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Crook   /krʊk/   Listen
Crook

verb
(past & past part. crooked; pres. part. crooking)
1.
Bend or cause to bend.  Synonym: curve.  "The road curved sharply"



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"Crook" Quotes from Famous Books



... made, but that after two or three days of the sham fights, such as took place to-day, the troops will quietly return into Paris. The object of General Trochu is, they say, to amuse the Parisians, and if he can by hook or by crook get the National Guard under the mildest of fires, to celebrate their heroism, in order that they may return the compliment. I cannot, however, believe that no attempt will be made to fight a battle; the troops are now massed from St. Denis to the Marne; within two hours they ...
— Diary of the Besieged Resident in Paris • Henry Labouchere

... he stands to look Across the hills where the clouds swoon, He singing, leans upon his crook, He sings, he sings no more. The wind is muffled in the tangled hairs Of sheep that drift along the noon. One mild sheep stares With amber eyes about the pearl-flecked June. Two skylarks soar With singing flame Into the sun whence first they came. All else ...
— Miscellany of Poetry - 1919 • Various

... few spoonsful of very ordinary bouillon, akin to that which you might grab at the quick lunch, but which has been treated by the admixture of a chemical. This tube begins in a bulb which holds the fluid and terminates in an upturned crook sealed at the end. Into this interesting little piece of apparatus, the chemist pours a small quantity of the city drinking water, and he then puts the whole into an incubator where it is kept at a temperature favorable to the reactions which ...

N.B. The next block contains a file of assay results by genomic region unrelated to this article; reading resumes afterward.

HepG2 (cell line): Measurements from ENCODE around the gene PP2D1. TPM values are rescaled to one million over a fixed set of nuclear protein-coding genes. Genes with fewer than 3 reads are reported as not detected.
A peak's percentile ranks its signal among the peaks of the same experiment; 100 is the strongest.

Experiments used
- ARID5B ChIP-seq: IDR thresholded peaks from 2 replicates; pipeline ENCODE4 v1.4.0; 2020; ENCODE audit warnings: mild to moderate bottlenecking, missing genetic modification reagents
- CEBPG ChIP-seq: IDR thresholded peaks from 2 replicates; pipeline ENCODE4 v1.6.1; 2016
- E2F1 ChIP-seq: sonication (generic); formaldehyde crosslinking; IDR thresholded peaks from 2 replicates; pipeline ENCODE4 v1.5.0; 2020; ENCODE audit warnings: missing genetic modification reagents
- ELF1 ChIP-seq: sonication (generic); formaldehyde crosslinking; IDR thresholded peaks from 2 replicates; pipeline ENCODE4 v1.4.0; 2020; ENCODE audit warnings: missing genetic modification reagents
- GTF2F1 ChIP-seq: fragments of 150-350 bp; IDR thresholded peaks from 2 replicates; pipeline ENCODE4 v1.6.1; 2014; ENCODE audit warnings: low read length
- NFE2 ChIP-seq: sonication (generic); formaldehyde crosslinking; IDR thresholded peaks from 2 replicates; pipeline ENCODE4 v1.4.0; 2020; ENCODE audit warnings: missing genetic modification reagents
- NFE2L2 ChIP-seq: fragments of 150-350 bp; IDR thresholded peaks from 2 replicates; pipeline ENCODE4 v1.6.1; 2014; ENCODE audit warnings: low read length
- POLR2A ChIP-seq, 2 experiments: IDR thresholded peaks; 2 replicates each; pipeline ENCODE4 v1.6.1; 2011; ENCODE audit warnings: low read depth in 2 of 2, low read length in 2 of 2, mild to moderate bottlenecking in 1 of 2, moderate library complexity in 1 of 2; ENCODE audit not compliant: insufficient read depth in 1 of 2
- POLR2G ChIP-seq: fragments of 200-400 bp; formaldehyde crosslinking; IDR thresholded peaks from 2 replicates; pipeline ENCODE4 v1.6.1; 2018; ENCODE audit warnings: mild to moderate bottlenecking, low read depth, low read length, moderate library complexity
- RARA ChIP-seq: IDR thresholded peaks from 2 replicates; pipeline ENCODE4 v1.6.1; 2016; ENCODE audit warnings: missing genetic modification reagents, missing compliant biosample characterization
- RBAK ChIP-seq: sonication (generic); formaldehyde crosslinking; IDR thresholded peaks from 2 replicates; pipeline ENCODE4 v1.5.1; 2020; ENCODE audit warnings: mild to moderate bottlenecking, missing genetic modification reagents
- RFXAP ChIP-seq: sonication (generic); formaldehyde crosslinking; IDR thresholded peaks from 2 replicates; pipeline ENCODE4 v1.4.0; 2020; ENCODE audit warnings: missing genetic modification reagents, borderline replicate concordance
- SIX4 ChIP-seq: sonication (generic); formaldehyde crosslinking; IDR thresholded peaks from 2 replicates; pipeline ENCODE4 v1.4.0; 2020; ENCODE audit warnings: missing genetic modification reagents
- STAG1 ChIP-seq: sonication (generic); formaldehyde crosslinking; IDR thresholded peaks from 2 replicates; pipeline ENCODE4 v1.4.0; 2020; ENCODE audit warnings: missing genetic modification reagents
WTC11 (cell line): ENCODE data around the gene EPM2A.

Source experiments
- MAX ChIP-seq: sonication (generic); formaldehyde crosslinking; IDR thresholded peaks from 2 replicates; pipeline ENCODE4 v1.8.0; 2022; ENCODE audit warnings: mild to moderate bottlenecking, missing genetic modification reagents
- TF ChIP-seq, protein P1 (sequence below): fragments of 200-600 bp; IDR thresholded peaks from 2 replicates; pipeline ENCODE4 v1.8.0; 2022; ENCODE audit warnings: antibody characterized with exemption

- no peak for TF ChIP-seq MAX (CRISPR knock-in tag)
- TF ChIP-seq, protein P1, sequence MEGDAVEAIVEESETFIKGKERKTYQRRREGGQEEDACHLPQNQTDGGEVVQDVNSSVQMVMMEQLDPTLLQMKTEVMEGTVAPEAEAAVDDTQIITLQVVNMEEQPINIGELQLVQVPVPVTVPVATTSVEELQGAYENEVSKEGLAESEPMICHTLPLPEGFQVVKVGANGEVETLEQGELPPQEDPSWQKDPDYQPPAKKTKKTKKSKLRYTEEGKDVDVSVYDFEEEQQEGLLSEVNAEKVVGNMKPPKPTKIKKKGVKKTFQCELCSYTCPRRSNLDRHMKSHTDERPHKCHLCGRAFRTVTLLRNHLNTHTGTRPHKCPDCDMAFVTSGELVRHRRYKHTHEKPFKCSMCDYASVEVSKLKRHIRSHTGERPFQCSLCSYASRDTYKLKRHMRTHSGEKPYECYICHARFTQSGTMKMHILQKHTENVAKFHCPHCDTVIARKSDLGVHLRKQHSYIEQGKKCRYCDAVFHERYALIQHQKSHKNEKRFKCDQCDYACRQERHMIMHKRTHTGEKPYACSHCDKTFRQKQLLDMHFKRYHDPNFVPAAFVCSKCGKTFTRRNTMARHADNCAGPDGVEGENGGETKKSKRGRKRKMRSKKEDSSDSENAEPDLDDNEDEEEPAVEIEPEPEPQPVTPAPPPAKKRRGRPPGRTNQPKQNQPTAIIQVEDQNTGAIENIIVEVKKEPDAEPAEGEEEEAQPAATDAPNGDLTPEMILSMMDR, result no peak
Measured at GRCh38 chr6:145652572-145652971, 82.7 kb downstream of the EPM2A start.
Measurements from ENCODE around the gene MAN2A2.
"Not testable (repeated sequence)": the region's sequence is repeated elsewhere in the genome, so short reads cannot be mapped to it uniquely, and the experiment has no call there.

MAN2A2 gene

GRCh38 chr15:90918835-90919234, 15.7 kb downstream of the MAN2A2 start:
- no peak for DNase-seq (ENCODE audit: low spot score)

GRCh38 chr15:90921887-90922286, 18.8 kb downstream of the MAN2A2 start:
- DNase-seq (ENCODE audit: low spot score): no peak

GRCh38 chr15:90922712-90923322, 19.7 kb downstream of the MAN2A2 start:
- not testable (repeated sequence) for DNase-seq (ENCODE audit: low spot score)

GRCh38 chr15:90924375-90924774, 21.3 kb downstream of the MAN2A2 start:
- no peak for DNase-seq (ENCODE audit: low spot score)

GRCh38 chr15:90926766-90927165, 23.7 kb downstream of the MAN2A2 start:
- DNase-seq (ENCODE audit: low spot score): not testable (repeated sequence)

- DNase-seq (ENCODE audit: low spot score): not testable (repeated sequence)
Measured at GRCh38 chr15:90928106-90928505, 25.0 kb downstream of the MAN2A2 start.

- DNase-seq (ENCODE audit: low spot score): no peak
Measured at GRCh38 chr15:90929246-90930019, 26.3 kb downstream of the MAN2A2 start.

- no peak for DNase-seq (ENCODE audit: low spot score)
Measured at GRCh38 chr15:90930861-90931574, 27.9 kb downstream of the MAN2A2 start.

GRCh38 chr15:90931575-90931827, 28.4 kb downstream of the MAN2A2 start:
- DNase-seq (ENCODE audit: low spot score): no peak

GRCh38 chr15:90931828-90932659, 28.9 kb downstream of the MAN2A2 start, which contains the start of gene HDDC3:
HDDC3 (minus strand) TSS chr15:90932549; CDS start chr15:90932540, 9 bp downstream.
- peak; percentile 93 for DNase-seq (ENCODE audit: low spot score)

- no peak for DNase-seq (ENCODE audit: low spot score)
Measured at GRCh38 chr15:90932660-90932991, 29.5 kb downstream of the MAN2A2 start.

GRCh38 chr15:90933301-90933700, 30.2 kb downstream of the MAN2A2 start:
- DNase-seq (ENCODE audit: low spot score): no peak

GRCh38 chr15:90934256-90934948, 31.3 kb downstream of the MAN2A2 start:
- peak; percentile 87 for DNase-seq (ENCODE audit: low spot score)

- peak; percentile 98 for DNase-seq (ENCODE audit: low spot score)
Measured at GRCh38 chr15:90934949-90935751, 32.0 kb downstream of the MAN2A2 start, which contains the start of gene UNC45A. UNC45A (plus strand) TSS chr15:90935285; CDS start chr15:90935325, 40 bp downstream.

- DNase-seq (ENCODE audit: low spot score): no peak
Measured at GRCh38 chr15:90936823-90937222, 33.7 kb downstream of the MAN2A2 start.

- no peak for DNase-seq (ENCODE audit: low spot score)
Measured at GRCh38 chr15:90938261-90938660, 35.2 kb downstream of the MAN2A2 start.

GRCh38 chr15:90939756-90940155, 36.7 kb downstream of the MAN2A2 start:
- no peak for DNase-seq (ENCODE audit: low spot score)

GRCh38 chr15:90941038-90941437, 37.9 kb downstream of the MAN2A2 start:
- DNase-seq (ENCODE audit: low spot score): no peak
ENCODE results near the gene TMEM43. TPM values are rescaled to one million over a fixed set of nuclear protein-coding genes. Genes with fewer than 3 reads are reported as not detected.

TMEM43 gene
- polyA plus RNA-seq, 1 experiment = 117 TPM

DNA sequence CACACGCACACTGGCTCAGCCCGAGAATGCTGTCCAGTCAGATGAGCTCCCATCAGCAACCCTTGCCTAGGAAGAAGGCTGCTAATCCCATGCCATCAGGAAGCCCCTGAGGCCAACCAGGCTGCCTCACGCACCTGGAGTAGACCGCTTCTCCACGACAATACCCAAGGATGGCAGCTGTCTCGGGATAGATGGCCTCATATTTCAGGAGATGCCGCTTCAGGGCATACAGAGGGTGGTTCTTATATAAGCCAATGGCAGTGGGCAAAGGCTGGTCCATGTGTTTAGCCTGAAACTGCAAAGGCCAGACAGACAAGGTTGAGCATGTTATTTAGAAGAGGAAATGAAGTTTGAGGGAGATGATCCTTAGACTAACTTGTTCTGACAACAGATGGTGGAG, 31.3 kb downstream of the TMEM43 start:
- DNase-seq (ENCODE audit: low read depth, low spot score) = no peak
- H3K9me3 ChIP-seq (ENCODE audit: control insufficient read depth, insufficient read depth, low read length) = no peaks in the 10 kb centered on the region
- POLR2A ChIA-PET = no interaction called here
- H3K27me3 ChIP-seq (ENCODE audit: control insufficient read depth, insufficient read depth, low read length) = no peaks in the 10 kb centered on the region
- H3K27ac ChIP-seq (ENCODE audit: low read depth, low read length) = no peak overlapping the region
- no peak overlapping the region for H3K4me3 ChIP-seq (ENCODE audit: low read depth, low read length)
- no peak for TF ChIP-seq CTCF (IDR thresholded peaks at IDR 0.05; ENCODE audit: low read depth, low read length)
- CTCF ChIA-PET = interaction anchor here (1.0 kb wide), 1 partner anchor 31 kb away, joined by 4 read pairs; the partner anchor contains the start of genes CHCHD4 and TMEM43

— How To Write Special Feature Articles • Willard Grosvenor Bleyer

... the same time, the spirit of freedom was already learning its appropriate language. It already claimed boldly the natural right of mankind to be governed according to the laws of reason and of divine justice. If a prince were a shepherd, it was at least lawful to deprive him of his crook when he butchered the flock which he had ...
— The Rise of the Dutch Republic, 1555-1566 • John Lothrop Motley

... Nares replied, "but for the steam-crusher. It'll all tally as neat as a patent puzzle, if you leave out the way these people bid the wreck up. And there we come to a stone wall. But whatever it is, Mr. Dodd, it's on the crook." ...
— The Wrecker • Robert Louis Stevenson and Lloyd Osbourne

... upon my broken crook And dream of sheep and grass and men — O shameful eyes that cannot look ...
— Trees and Other Poems • Joyce Kilmer

... with a horse he might, and fell again to her listening and watching. At the night camp she ordered Daddy John to build the beacon fire higher than ever, and taking a rifle moved along the outskirts of the light firing into the darkness. Finally, standing with the gun caught in the crook of her arm, she sent up a shrill call of "David." The cry fell into the silence, cleaving it with a note of wild and haunting appeal. Courant went after her and brought her back. When they returned to the fire the old man, who was ...
— The Emigrant Trail • Geraldine Bonner

... he rumbled. "Cold feet! Me!" And suddenly his gust of mirthless laughter made petty the other's insolence. "Wickersham, I've broken better crooks than you'll ever be. A man has to have a big heart to be a big crook and you—and you—well, sometimes I wonder whether there wasn't some sort of an oversight in that line, when they put ...
— Then I'll Come Back to You • Larry Evans

... I have it!" I said, taking care to whisper lest any one might be listening at the door. "We must manage by hook or crook to catch a mouse and let him carry our appeal for help to ...
— A Bid for Fortune - or Dr. Nikola's Vendetta • Guy Boothby

... born at Duns, educated at Edinburgh, became minister of Ettrick; author of the "Fourfold State," a popular exposition of Calvinism, and "The Crook in the Lot," both at one time much read and studied by the pious Presbyterian burghers and peasantry of Scotland; the former an account of the state of man, first in innocence, second as fallen, third as redeemed, and fourth as in glory. ...
— The Nuttall Encyclopaedia - Being a Concise and Comprehensive Dictionary of General Knowledge • Edited by Rev. James Wood

... an optimist, but depression rode with him to the gold camp and did not lift from his spirits till he started back next day for Kusiak. The news had been flashed by wire all over the United States that he was a crook. His friends and relatives could give no adequate answer to the fact that an indictment hung over his head. In Alaska he was already convicted by public opinion. Even the Pagets were lined up as to their interests ...